The traffic, too, was hostile - Kirsty had to always be alert, and always be on guard.


She compared Kabul roads, in places, to Auckland’s “Royal Oak roundabout, on steroids” - with “four lanes of traffic going in both directions around it, donkeys, carts and beggars” to contend with.


The busy, unpredictable atmosphere led to a “prolonged, heightened sense of fear”, with anything and anyone being a possible threat.


“I remember vividly that we would get an intelligence report that told us a suspected vehicle-borne IED - so a vehicle carrying a bomb – is in a white Toyota Corolla – now, you drive out the camp’s gate and every second vehicle is a Corolla.


“Another one was fruit carts – they were using fruit carts to put bombs in and then activating them when a vehicle went by – and every 50 metres there was a fruit cart.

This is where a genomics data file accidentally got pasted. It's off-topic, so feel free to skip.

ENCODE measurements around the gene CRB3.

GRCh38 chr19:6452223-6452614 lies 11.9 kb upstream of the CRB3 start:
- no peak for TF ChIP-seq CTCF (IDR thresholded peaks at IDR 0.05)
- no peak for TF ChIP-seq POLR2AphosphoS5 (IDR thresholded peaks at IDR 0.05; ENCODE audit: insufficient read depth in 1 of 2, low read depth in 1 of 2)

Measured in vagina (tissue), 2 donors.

“One of their other preferred ways was to use magnetic IEDS ... now, when you’re stuck at the roundabout, and there are beggars tapping on your windows and you don’t have sight of that person, they could be slapping on a bomb – you just don’t know.”


Asked when she felt most valued during her military career – it was when she dropped off baking, building relationships along the way.


That’s right – amid the artillery attacks and road-side bombs, Kirsty found equipment and supplies to bake a range of foods, and handed them around the different international military contingents to improve relations.


“It really did gain us a lot of respect – that whole networking thing, where we needed to lean on other forces – it was invaluable really,” she says.